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News: Second life for comet chaser, 2008.02.16

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Second life for comet chaser: Spacecraft to look for Earth-like planets2008.02.16

By Dennis O'Brien | Sun reporter
February 16, 2008

Michael A'Hearn is the principal investigator for the EPOXI mission, which will look at another comet while hunting planets. (Sun photo by Amy Davis / February 8, 2008)

Michael A'Hearn is the principal investigator for the EPOXI mission, which will look at another comet while hunting planets. (Sun photo by Amy Davis / February 8, 2008)

Michael A'Hearn is about to find out if there are second acts in American astronomy.

The University of Maryland scientist made international news in 2005 when he ran the Deep Impact mission, which slammed an 820-pound projectile into the path of a comet speeding through space at 23,000 mph.

The smash-up became one of the most widely watched unmanned projects in NASA history.

Sun photo by Amy Davis / February 8, 2008

(Sun photo by Amy Davis / February 8, 2008)

A'Hearn is now overseeing a $41 million NASA mission that recycles the Deep Impact spacecraft - which fired the projectile into the comet - to search for Earth-like planets in our interstellar neighborhood. The two-year project, now yielding its first data, will also produce one of the closest looks yet at another comet and unprecedented images of Earth from space.

"We're trying to build on what we've learned so far," said A'Hearn.

After it made history by blowing a big hole in comet Tempel 1, scientists recalibrated Deep Impact's instruments to help it use Earth's gravity to propel it along on a new, 1.6 billion-mile journey. The spacecraft will spend five months searching for Earth-like planets, survey some Jupiter-sized ones and then fly toward the comet Hartley 2 for a close-up look.

Reconfiguring an existing probe made the mission an easier sell because it's a relative bargain. "You save the cost of designing, constructing and launching a whole new craft," A'Hearn said.

NASA approved the two-year mission, known as EPOXI, in December. The name is an acronym combining the project's initial, six-month leg, the Extrasolar Planet Observation and Characterization, with its follow-up comet rendezvous, the Deep Impact Extended Investigation.

There will be no comet smashup this time. Because of the path of Hartley 2, the spacecraft must approach from the comet's dark side - away from the Earth - which would make it impossible to beam back images of a collision. "We thought about it having the spacecraft crash right into it, and taking imagery of that, but there was no way," A'Hearn said.

But the EPOXI spacecraft will come within 620 miles of the half-mile wide comet in a rendezvous scheduled for Oct. 11, 2010.

Astronomers designed the mission to resolve questions raised by Deep Impact and its collision with comet Tempel 1 on July 4, 2005. What they saw then surprised them: impact craters, smooth glacier-like channels along the comet's surface and twice-a-week outbursts of granular material.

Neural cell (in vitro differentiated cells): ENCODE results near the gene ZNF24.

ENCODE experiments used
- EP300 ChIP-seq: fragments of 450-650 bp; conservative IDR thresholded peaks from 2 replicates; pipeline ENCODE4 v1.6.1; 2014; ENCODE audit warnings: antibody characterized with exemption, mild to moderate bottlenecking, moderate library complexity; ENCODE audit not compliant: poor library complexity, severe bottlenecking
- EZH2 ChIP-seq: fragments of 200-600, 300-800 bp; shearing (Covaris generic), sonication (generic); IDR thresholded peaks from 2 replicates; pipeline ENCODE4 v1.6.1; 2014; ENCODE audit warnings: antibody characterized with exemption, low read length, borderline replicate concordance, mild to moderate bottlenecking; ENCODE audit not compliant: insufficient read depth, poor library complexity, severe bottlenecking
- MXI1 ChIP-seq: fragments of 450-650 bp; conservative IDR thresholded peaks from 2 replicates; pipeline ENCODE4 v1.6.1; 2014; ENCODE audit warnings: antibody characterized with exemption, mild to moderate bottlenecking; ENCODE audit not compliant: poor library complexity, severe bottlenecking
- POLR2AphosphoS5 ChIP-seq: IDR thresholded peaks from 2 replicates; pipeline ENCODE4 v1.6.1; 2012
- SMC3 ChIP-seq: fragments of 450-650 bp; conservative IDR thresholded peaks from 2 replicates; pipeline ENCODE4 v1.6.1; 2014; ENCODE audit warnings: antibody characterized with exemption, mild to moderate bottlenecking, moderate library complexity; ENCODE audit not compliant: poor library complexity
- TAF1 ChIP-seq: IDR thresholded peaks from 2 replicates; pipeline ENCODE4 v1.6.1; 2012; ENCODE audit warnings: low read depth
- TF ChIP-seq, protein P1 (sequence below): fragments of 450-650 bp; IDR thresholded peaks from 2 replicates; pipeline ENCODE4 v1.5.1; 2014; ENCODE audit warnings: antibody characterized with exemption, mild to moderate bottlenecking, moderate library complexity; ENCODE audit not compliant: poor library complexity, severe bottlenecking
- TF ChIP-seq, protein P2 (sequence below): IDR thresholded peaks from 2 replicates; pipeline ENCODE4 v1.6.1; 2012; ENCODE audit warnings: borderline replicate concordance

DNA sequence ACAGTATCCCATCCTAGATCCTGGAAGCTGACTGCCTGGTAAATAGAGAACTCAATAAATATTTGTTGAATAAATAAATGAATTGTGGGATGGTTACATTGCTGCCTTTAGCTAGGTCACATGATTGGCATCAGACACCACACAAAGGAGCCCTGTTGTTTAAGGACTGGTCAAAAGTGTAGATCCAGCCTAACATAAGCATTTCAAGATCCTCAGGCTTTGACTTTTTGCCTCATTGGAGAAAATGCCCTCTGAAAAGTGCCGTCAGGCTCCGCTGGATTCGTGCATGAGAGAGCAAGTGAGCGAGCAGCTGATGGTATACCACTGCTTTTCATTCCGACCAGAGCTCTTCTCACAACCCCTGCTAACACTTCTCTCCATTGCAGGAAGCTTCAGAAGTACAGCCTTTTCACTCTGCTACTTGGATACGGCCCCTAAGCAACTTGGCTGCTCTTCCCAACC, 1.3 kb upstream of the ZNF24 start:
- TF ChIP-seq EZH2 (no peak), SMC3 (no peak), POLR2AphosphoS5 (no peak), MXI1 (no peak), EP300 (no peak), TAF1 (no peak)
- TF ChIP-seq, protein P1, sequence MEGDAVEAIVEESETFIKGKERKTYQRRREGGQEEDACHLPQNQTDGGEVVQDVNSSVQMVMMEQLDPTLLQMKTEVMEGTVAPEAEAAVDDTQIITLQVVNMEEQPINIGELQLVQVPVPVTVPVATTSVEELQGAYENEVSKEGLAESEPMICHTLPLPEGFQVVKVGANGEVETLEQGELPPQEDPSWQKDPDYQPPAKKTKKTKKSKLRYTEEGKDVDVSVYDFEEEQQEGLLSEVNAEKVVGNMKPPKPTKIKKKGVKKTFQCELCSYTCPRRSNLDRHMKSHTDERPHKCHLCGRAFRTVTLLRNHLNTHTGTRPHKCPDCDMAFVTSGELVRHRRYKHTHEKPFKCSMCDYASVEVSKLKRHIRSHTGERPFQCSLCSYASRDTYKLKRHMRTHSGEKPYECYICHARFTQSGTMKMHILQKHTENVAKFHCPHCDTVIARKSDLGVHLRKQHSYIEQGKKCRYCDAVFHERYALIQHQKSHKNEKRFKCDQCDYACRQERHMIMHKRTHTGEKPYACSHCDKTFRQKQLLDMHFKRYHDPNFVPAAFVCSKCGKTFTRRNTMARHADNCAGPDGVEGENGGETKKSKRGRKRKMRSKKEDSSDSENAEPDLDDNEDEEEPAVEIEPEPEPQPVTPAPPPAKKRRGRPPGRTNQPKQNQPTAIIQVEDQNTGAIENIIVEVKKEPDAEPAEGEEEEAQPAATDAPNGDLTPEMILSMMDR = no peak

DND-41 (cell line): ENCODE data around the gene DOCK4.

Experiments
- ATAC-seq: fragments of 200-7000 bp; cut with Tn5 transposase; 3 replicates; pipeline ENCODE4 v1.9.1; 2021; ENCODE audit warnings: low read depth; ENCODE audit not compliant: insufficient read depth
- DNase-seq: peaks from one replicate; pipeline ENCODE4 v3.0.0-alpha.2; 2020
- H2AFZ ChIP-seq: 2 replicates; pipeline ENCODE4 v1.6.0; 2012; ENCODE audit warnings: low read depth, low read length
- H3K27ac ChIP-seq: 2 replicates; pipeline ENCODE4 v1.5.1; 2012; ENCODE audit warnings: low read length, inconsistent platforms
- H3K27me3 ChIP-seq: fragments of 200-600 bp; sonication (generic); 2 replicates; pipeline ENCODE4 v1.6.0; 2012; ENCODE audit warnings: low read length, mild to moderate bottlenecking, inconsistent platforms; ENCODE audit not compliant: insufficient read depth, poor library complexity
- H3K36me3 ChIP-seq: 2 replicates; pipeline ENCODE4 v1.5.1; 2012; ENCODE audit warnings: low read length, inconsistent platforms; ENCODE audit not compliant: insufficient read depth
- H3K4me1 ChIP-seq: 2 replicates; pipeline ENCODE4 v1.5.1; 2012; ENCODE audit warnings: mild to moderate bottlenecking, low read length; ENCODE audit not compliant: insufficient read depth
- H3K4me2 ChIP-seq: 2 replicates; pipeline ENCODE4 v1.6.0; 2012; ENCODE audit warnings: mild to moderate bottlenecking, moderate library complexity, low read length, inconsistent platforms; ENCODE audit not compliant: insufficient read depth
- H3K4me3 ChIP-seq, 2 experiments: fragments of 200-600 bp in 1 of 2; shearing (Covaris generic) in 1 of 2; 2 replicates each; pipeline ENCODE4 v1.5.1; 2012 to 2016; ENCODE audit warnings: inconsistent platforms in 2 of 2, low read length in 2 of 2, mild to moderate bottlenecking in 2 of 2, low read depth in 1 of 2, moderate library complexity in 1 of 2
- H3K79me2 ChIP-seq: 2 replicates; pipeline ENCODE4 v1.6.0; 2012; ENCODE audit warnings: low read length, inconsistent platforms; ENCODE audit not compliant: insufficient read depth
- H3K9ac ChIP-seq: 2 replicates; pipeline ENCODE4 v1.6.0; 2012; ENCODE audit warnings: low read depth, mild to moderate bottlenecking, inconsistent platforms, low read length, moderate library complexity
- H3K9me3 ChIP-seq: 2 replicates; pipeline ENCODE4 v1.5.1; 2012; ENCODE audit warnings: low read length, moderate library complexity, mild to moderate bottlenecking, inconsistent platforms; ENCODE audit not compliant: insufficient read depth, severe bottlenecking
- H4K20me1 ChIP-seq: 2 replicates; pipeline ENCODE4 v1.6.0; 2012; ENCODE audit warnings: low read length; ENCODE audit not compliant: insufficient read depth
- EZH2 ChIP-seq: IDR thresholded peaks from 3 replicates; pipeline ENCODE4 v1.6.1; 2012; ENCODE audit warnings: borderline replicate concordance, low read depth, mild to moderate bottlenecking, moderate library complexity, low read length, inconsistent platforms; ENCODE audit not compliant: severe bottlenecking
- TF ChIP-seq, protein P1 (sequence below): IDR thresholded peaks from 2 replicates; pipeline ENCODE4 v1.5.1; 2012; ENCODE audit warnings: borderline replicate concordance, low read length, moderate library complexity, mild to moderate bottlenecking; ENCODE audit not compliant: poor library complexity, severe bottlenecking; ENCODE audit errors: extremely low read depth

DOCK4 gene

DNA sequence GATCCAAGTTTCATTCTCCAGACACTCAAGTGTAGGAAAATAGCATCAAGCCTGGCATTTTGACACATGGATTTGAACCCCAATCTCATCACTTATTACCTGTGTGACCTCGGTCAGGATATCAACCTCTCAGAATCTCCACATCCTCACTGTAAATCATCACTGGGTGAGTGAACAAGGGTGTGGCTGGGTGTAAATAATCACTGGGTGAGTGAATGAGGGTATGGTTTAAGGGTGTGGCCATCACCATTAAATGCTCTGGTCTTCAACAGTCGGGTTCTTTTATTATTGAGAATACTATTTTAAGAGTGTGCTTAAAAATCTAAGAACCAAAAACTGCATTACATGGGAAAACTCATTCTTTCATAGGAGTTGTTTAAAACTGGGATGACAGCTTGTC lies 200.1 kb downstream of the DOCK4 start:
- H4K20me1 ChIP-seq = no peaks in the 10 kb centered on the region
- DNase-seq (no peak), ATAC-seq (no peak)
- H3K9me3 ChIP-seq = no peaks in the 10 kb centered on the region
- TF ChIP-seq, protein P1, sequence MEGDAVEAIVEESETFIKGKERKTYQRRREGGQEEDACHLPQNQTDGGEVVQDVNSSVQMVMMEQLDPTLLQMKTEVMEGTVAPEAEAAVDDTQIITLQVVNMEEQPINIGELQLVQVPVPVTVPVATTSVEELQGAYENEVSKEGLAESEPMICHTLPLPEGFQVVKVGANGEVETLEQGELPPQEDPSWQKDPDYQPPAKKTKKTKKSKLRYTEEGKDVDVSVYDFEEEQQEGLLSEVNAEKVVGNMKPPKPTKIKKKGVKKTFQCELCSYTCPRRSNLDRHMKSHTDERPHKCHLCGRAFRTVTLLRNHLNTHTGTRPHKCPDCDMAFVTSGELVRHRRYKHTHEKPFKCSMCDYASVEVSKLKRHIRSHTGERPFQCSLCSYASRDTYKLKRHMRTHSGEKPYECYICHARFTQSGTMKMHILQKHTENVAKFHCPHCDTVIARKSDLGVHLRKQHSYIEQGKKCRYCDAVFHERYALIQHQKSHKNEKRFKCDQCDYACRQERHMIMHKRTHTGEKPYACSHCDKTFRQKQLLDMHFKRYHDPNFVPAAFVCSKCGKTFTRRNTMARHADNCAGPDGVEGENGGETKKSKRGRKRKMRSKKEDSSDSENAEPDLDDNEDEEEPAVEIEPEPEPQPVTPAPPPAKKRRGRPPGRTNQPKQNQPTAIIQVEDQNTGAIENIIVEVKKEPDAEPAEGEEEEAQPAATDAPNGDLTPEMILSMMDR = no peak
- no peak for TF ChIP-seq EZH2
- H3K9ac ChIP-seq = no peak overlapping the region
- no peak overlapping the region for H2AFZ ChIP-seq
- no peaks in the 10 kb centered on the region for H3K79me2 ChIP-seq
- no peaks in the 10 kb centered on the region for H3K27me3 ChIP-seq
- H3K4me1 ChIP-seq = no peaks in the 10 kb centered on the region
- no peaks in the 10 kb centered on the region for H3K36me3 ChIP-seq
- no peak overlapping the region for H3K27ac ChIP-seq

"We're asking, do all comets have this, do they do all these things, or is this a weirdness we should ignore?" A'Hearn said.

A'Hearn has been studying the origin, composition, and behavior of comets since he arrived at Maryland to teach astronomy in 1966.

"I got into them because nobody else was studying comets at the time, and I thought, here was an area where I could make a contribution," he said.

At 67, A'Hearn has no intention of retiring when the EPOXI mission is completed in 2010. He's on a team designing instruments that will help NASA and the European Space Agency land a probe on another comet in 2014.

He selected the comet Hartley 2 for the EPOXI mission because it's one of the few comets that will pass near enough for a detailed look in the next two years. "If you're going to study a comet, the first thing you have to make sure of is that you're close enough," he said.

Most of what astronomers know about comets is based on images from ground-based telescopes, A'Hearn said. But they're worth studying because they hold clues to mysteries of the solar system's formation 4.5 billion years ago, A'Hearn said.

As interstellar dust and other material drew together to form Earth and our neighboring planets, the process generated heat and changed each planet's chemistry, A'Hearn said. But that heat was never generated on the smaller, icy bodies we call comets and so their internal chemistry is still intact, he said.

"With a comet, you find preserved the molecular composition of everything that existed back then that could make anything solid," he said.

A'Hearn and researchers at the NASA Goddard Space Flight Center began the first part of the mission last week studying the first images in EPOXI's search for Earth-like planets.

As part of that search, EPOXI's telescope will spend the next five months collecting imagery and data from five stars orbited by planets much larger than the Earth, said Drake Deming, an astronomer at NASA Goddard Space Flight Center and deputy principal investigator on EPOXI.

Between star scans, the spacecraft will turn and take high- and medium resolution images of the Earth.

EPOXI's best hope for finding a habitable, Earth-sized planet lies in its scan of the heavens around Gliese 436, a star 33 light years away. Unlike the others, it is known to have an orbiting, Neptune-sized planet with hydrogen and helium in its atmosphere, Deming said. That means it might also have a smaller, Earth-sized body orbiting nearby.

But don't hold your breath.

"It's conceivable we could find a habitable Earth-like planet," Deming said. "But it is kind of a long shot."

Copyright © 2008, The Baltimore Sun

Dennis O'Brien
Baltimore Sun
dennis.obrien [at] baltsun [dot] com


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